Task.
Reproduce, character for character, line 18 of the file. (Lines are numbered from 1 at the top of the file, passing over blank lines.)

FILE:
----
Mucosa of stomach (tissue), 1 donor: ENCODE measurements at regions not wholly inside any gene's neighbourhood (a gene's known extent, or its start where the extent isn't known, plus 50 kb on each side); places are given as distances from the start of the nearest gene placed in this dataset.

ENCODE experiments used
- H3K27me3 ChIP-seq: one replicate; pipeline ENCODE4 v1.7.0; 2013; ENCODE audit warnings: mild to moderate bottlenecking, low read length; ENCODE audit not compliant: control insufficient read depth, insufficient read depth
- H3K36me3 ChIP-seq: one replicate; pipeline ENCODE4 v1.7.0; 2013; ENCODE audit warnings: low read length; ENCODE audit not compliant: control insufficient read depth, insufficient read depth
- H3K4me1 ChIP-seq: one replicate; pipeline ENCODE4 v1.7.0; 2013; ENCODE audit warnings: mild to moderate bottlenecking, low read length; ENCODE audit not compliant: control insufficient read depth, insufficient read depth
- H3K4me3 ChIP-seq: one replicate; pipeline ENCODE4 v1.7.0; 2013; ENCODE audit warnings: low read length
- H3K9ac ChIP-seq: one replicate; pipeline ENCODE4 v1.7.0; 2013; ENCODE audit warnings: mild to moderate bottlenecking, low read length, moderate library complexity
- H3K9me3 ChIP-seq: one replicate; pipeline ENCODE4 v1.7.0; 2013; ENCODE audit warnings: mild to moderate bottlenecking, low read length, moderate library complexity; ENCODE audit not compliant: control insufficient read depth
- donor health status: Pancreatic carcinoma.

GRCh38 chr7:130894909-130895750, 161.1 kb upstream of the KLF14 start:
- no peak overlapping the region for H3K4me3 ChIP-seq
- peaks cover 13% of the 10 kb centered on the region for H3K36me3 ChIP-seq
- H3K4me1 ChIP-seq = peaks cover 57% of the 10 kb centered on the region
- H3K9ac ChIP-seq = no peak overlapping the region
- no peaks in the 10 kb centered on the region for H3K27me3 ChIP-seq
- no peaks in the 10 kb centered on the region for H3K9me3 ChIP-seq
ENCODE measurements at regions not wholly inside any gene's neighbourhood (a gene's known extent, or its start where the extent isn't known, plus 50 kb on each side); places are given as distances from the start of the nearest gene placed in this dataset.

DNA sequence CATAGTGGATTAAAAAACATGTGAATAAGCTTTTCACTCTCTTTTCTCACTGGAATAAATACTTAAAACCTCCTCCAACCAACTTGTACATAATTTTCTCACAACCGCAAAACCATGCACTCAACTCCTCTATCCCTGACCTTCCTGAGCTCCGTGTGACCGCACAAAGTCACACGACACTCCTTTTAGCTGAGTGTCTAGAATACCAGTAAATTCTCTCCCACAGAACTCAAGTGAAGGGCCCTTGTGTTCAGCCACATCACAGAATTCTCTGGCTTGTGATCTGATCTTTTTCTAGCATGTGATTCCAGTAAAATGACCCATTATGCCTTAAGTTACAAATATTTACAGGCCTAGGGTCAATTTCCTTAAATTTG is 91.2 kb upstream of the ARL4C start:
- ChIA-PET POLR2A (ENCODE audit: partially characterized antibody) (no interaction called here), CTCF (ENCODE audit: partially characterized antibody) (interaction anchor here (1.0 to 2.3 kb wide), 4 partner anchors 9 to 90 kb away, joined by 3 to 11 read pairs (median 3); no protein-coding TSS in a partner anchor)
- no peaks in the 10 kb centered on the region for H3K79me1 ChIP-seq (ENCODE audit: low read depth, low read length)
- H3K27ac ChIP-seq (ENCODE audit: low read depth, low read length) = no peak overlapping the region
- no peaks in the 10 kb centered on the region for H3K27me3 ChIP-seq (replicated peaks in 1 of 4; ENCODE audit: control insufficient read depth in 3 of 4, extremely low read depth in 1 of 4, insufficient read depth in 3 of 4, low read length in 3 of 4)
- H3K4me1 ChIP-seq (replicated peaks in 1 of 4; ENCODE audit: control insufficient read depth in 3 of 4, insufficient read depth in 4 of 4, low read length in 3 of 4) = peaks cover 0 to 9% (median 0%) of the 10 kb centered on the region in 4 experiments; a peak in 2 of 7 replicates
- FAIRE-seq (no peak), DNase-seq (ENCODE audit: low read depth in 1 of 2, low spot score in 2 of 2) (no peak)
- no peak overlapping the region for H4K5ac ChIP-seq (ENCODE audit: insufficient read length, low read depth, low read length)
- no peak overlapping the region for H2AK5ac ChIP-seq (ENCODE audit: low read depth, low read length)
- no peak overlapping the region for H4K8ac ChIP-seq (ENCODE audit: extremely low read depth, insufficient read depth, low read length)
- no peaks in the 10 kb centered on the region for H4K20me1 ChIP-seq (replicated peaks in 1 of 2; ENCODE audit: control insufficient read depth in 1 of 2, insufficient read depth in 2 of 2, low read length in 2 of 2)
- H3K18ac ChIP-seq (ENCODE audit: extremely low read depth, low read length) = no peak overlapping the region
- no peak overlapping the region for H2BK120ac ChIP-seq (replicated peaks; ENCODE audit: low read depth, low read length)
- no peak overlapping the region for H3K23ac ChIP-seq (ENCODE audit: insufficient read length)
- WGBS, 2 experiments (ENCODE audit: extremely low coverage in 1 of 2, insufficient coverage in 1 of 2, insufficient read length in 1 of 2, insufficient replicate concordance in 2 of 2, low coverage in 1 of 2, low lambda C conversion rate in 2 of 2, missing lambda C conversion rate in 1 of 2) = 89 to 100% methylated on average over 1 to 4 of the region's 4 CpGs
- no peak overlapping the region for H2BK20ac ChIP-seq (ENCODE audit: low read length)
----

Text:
DNA sequence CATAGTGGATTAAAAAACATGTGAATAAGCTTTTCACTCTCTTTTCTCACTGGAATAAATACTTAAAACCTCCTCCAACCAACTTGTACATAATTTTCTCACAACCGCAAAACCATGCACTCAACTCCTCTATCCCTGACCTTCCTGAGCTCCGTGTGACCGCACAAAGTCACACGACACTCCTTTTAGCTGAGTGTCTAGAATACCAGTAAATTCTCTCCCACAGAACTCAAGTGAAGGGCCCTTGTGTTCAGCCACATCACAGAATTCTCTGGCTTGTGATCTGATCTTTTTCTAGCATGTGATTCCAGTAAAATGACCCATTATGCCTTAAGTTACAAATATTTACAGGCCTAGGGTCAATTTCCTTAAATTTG is 91.2 kb upstream of the ARL4C start: